303b. Senior Thesis/Project (1/2)

Individual reading, research, or community service project. The department.

Prerequisite: EDUC 302.

Yearlong course EDUC 302-303.

336a. Childhood Development: Observation and Research Application (1)

(Same as PSYC 336) What differentiates the behavior of one young child from that of another? What characteristics do young children have in common? This course provides students with direct experience in applying contemporary theory and research to the understanding of an individual child. Topics include attachment, temperament, parent, sibling and peer relationships, language and humor development, perspective taking, and the social-emotional connection to learning. Each student selects an individual child in a classroom setting and collects data about the child from multiple sources (direct observation, teacher interviews, parent-teacher conferences, archival records). During class periods, students discuss the primary topic literature, incorporating and comparing observations across children to understand broader developmental trends and individual differences. Synthesis of this information with critical analysis of primary sources in the early childhood and developmental literature culminates in comprehensive written and oral presentations. Ms. Riess.

Prerequisite: PSYC 231 and permission of the instructor.

For Psychology Majors: completion of a research methods course.

One 3-hour period. 4 hours of laboratory observation work.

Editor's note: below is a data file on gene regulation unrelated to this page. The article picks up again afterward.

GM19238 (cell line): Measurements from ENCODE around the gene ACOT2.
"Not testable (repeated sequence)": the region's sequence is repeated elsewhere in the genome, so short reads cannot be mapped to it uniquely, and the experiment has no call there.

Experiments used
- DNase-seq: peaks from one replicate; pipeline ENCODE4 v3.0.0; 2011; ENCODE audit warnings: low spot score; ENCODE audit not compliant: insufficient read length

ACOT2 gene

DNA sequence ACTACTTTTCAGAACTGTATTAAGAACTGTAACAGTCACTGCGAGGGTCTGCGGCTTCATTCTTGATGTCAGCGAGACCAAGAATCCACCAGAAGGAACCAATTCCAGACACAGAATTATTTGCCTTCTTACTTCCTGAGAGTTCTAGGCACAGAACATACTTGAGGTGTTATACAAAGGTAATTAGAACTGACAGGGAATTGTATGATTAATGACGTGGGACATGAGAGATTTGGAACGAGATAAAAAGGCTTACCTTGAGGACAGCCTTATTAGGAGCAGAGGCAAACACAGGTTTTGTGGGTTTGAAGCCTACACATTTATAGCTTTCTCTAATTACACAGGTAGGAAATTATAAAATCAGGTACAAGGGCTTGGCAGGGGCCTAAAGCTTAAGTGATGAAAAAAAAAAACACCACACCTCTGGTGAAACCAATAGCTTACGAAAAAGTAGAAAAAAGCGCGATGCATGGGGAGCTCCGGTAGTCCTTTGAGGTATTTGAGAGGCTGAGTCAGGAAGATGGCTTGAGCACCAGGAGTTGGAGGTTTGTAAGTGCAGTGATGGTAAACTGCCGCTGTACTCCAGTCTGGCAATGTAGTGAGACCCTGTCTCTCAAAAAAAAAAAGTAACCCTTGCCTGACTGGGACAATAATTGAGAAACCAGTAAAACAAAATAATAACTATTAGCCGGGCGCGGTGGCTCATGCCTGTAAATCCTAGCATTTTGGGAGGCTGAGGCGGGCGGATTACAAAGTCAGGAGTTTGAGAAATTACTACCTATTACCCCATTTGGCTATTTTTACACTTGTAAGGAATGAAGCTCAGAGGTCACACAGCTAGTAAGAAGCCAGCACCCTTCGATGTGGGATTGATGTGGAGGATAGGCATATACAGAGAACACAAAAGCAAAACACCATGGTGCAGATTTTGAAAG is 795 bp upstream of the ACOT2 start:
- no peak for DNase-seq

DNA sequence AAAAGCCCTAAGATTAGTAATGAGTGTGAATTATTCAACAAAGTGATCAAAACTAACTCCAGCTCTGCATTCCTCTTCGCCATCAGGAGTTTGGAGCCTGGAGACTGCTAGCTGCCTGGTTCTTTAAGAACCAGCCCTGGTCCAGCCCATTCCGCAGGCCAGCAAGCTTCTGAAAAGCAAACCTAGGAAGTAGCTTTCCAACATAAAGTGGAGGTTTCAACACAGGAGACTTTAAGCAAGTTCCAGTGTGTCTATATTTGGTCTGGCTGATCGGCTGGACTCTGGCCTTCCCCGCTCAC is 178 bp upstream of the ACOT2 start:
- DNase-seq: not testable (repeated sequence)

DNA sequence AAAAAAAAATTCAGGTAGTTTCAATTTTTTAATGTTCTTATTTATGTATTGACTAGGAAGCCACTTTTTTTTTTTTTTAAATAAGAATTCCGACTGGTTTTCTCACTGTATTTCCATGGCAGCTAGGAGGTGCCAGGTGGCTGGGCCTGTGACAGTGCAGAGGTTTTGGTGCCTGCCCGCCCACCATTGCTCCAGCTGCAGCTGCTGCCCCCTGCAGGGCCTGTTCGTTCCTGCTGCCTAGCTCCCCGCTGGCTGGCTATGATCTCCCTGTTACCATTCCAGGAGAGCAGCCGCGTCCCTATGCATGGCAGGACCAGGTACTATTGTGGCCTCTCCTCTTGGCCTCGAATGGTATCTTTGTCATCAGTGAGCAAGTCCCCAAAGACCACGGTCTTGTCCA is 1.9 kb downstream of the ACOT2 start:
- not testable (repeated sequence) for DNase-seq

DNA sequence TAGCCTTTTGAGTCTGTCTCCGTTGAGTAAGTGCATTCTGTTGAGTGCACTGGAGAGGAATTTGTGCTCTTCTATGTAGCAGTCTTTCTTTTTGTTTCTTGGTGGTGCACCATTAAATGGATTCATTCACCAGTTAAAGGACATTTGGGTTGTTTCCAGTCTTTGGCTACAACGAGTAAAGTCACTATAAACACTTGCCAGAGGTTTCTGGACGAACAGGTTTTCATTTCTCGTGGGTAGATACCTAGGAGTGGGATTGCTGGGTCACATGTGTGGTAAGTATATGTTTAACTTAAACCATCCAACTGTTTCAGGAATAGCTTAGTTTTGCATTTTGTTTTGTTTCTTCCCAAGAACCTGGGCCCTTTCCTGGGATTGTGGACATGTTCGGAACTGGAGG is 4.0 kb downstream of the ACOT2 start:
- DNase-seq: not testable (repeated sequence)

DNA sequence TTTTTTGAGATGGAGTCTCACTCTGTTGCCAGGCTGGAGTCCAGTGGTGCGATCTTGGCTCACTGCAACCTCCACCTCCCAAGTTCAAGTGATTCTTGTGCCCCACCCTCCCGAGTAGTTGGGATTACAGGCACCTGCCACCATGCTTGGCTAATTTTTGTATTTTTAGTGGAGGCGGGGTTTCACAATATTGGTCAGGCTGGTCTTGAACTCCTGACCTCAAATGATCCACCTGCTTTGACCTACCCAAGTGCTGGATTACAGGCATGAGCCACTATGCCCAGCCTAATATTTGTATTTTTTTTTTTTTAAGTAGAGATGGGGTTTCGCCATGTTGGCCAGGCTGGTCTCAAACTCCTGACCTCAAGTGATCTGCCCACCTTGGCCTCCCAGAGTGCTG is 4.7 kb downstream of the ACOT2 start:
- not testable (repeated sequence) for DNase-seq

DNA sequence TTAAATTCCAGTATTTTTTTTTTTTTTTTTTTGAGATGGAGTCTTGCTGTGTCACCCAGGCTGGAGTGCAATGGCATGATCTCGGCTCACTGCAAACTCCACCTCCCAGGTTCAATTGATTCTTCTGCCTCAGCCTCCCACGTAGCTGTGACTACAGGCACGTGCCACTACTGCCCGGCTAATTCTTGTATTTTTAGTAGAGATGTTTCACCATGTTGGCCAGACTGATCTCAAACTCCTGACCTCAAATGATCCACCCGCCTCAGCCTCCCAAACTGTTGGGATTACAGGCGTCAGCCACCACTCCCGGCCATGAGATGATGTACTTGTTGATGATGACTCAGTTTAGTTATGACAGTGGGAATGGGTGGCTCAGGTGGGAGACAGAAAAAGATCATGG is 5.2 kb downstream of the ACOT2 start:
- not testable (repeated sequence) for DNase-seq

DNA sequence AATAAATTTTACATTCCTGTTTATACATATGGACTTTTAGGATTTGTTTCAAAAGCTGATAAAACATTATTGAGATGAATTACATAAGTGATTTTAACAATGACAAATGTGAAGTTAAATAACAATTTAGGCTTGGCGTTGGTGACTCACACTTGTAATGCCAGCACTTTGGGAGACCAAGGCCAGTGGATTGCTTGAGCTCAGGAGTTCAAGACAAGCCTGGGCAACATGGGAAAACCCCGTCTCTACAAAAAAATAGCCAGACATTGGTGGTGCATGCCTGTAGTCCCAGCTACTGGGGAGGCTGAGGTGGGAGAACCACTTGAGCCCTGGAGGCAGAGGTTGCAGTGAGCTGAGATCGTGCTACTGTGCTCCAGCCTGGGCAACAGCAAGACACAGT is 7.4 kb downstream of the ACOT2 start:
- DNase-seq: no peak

350a. The Teaching of Reading: Curriculum Development in Childhood Education (1)

The purpose of this course is to examine the nature and process of reading within a theoretical framework and then to examine and implement a variety of approaches and strategies used to promote literacy in language arts and social studies. Special emphasis is placed on material selection, instruction, and assessment to promote conceptual understandings for all students. Observation and participation in local schools is required. Ms. McCloskey

Prerequisites: PSYC 105, PSYC 231.

Year long course 350/EDUC 351.

One 2-hour period; one hour of laboratory.

351b. The Teaching of Reading: Curriculum Development in Childhood Education (1)

The purpose of this course is to examine the nature and process of reading within a theoretical framework and then to examine and implement a variety of approaches and strategies used to promote literacy in language arts and social studies. Special emphasis is placed on material selection, instruction, and assessment to promote conceptual understandings for all students. Observation and participation in local schools is required. Ms. McCloskey

Prerequisites: PSYC 105, PSYC 231, EDUC 350.

Year long course EDUC 350/351.

One 2-hour period; one hour of laboratory.

353b. Pedagogies of Difference: Critical Approaches to Education (1)